Two Olin Business School researchers at Washington University in St. Louis are highlighted in a new federal report issued March 27 showing how U.S. farmers — facing a surge of weather events and disease outbreaks — can increase production and revenues with innovations produced by government-funded agricultural research.
The report was issued by the Supporters of Agricultural Research (SoAR) Foundation, whose original founders included former Chancellor William Danforth, and 20 “FedByScience“ research institutions.
The research, winner of the 2018 Olin Award, is by Ling Dong, professor of operations and manufacturing management, and Durai Sundaramoorthi, senior lecturer in management. It uses computer simulations and data-based decision making to help farmers to find the right seeds for planting and crop yield, and was one of the five top 2018 national data and informatics studies that the report singled out. In fact, Dong and Sundaramoorthi were the only co-authors cited. The other 19 named were single authors/researchers. All were featured for their teams’ work on food and agricultural breakthroughs. SoAR’s story on their study is found here.
“It’s an incredible honor to be nationally recognized for this research and its importance to American farmers — and the millions they help to feed,” Dong and Sundaramoorthi wrote. “We feel there are tremendous opportunities for using data analytics and optimization tools to help farmers to access and fully utilize the most advanced scientific findings of agricultural science to improve decision making at every stage of farming.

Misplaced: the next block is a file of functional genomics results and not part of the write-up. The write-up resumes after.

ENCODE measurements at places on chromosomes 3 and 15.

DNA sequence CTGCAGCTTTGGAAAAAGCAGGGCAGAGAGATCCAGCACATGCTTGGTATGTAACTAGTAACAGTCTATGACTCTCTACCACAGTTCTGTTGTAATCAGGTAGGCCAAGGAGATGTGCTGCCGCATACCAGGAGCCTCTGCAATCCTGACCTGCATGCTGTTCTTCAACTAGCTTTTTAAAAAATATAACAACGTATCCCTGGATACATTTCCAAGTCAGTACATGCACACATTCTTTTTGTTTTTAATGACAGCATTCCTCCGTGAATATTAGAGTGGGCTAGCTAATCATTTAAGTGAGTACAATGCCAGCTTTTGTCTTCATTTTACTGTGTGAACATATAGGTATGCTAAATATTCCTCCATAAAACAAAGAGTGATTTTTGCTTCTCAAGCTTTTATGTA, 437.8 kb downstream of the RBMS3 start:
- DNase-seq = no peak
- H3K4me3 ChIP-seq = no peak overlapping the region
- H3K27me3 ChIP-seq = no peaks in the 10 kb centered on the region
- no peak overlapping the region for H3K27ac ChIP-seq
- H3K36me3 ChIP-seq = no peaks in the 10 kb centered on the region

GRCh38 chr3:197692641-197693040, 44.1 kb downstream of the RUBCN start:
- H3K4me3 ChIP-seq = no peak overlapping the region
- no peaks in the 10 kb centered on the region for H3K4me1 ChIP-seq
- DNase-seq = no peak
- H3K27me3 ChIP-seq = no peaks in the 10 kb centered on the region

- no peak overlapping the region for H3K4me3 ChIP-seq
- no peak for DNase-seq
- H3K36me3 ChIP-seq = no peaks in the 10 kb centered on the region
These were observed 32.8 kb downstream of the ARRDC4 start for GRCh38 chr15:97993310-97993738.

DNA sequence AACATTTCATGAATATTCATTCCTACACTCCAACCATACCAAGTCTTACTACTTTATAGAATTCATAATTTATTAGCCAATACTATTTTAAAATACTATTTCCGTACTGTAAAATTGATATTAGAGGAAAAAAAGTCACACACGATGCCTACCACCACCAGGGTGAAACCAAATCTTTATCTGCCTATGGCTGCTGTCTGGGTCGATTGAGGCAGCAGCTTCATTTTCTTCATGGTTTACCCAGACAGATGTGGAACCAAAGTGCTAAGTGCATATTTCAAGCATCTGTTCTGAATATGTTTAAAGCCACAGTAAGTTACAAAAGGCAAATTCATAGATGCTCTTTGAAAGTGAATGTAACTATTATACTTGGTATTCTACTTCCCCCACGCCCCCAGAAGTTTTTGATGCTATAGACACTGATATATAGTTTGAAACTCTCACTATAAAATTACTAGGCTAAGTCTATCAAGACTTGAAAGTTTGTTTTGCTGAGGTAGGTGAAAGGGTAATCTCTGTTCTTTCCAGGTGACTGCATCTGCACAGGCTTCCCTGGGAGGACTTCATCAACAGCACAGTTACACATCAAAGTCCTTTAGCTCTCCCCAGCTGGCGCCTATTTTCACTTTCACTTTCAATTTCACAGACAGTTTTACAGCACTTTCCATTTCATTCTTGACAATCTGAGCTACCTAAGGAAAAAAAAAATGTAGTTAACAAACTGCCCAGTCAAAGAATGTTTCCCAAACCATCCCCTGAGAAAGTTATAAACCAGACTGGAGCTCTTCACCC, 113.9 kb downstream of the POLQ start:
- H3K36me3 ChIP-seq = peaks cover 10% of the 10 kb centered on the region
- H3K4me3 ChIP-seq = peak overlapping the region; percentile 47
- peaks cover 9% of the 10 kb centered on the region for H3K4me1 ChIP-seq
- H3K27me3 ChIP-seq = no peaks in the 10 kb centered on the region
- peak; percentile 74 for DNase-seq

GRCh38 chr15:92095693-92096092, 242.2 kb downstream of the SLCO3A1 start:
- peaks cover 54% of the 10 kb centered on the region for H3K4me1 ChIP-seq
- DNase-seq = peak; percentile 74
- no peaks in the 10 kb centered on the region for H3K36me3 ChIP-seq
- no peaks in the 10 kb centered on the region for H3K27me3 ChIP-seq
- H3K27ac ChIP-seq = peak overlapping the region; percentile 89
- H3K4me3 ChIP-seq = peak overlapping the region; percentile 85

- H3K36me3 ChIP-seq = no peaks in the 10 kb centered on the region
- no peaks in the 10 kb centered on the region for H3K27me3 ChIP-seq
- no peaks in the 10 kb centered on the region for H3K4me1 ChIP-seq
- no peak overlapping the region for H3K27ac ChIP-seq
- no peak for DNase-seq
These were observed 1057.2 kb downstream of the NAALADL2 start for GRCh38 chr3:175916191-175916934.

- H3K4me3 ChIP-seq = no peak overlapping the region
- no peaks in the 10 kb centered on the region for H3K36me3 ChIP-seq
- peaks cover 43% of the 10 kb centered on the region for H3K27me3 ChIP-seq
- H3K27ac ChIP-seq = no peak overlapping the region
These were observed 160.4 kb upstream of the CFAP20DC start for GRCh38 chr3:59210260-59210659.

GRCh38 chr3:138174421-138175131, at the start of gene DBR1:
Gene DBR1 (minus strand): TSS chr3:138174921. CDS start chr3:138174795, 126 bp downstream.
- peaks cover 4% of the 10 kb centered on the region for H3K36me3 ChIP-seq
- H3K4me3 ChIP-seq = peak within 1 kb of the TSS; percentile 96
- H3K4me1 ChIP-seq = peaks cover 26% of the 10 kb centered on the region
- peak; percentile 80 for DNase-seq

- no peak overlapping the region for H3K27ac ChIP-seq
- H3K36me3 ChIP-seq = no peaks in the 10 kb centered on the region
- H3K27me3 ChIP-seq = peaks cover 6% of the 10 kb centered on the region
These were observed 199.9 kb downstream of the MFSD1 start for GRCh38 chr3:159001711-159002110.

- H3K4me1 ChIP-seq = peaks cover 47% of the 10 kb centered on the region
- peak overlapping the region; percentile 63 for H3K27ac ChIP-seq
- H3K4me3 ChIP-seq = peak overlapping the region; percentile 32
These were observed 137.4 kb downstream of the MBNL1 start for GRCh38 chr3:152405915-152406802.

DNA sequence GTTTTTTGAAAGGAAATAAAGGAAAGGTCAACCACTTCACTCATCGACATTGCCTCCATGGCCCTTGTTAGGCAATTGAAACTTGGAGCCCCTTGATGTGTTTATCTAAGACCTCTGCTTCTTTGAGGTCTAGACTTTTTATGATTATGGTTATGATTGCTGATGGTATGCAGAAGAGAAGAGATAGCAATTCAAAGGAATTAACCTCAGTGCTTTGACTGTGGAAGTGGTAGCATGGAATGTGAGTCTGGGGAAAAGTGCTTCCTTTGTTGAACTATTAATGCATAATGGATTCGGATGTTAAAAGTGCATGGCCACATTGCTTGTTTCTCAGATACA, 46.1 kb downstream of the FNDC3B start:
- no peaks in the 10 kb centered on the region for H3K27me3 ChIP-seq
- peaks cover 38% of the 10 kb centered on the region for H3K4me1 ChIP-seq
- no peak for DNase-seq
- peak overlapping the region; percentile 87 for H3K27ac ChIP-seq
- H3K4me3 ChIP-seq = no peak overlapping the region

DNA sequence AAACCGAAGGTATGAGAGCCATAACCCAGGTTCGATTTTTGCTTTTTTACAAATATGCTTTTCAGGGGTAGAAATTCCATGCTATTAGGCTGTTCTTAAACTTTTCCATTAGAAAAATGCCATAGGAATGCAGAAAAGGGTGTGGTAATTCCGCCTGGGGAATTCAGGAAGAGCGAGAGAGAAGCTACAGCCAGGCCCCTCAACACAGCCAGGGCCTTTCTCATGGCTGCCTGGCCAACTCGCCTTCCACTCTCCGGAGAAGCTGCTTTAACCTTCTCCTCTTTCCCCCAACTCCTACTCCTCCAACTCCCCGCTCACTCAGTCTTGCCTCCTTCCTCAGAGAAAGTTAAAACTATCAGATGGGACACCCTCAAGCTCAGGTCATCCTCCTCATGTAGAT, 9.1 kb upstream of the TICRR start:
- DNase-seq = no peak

“We are excited about the potential impact of this research and are eager to continue our research in this field.”
The new report, “Retaking the Field: Science Breakthroughs for Thriving Farms and a Healthier Nation,” highlights research projects in the five Science Breakthroughs areas identified as the most important fields to advance in agriculture by the year 2030: genomics, microbiomes, sensors, data and informatics and transdisciplinary research. These areas were determined by the National Academies of Sciences, Engineering, and Medicine (NASEM) as part of a widespread scientific effort to prioritize agricultural research endeavors.
“Investments in these five science breakthroughs will allow us to achieve a number of broader goals for food and agriculture in the U.S. in the next decade,” Thomas Grumbly, SoAR’s president, said in the official announcement. “But these advancements aren’t possible without federal funding for the research needed to tackle agriculture’s greatest problems. Farmers are getting hammered right now and they need innovation to at least soften the blows.”